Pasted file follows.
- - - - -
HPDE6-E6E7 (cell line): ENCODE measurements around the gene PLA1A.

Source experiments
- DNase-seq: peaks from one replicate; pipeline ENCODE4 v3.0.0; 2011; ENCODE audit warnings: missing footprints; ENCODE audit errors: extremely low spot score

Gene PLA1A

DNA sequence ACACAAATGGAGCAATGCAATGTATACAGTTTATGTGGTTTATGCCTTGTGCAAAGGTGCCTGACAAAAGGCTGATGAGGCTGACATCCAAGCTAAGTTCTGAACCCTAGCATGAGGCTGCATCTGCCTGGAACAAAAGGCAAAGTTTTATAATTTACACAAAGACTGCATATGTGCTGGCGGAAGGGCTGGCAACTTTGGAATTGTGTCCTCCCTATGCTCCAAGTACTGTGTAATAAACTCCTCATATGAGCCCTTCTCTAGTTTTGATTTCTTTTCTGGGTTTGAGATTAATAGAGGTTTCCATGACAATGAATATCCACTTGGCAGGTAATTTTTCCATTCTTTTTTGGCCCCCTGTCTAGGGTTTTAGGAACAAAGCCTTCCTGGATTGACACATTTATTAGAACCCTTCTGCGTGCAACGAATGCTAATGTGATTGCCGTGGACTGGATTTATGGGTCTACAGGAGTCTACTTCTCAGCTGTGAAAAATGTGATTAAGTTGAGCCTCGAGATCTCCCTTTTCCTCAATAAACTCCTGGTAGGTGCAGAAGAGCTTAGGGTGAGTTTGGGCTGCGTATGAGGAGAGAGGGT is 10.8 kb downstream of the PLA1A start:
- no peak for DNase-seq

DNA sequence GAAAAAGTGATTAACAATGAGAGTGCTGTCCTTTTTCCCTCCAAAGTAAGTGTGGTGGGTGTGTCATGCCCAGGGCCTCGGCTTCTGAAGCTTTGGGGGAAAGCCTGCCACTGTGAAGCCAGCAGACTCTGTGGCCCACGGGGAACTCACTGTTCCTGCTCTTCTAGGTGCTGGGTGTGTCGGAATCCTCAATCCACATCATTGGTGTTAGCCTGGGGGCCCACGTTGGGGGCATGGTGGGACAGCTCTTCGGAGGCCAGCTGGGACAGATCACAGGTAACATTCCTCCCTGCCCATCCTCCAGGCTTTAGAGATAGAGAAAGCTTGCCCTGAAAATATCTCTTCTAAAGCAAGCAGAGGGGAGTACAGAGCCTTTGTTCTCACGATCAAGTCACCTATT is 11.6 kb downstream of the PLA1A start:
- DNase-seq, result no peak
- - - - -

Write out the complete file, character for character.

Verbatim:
HPDE6-E6E7 (cell line): ENCODE measurements around the gene PLA1A.

Source experiments
- DNase-seq: peaks from one replicate; pipeline ENCODE4 v3.0.0; 2011; ENCODE audit warnings: missing footprints; ENCODE audit errors: extremely low spot score

Gene PLA1A

DNA sequence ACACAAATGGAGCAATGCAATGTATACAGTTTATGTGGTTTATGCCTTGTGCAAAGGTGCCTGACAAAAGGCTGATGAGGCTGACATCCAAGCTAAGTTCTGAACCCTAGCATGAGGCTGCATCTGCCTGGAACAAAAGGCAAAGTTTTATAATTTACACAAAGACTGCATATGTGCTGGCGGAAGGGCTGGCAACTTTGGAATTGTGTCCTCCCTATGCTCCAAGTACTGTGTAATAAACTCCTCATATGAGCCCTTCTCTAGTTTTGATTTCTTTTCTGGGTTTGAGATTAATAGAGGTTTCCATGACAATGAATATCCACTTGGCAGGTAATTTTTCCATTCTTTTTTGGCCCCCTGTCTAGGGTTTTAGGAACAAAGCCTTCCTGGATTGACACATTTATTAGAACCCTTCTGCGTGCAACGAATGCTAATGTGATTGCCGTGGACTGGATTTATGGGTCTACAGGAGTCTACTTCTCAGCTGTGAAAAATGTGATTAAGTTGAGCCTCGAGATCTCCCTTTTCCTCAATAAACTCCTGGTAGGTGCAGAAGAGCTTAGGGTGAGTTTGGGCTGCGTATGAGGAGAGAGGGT is 10.8 kb downstream of the PLA1A start:
- no peak for DNase-seq

DNA sequence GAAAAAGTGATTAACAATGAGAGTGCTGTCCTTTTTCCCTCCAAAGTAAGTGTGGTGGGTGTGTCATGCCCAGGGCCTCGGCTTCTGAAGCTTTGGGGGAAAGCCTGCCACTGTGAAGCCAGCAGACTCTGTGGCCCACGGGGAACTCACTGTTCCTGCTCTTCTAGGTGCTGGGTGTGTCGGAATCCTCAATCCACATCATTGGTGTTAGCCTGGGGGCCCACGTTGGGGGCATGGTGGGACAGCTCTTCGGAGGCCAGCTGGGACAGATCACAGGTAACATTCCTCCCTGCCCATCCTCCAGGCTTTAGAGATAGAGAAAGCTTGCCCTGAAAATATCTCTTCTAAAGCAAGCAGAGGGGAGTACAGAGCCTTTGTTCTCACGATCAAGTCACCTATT is 11.6 kb downstream of the PLA1A start:
- DNase-seq, result no peak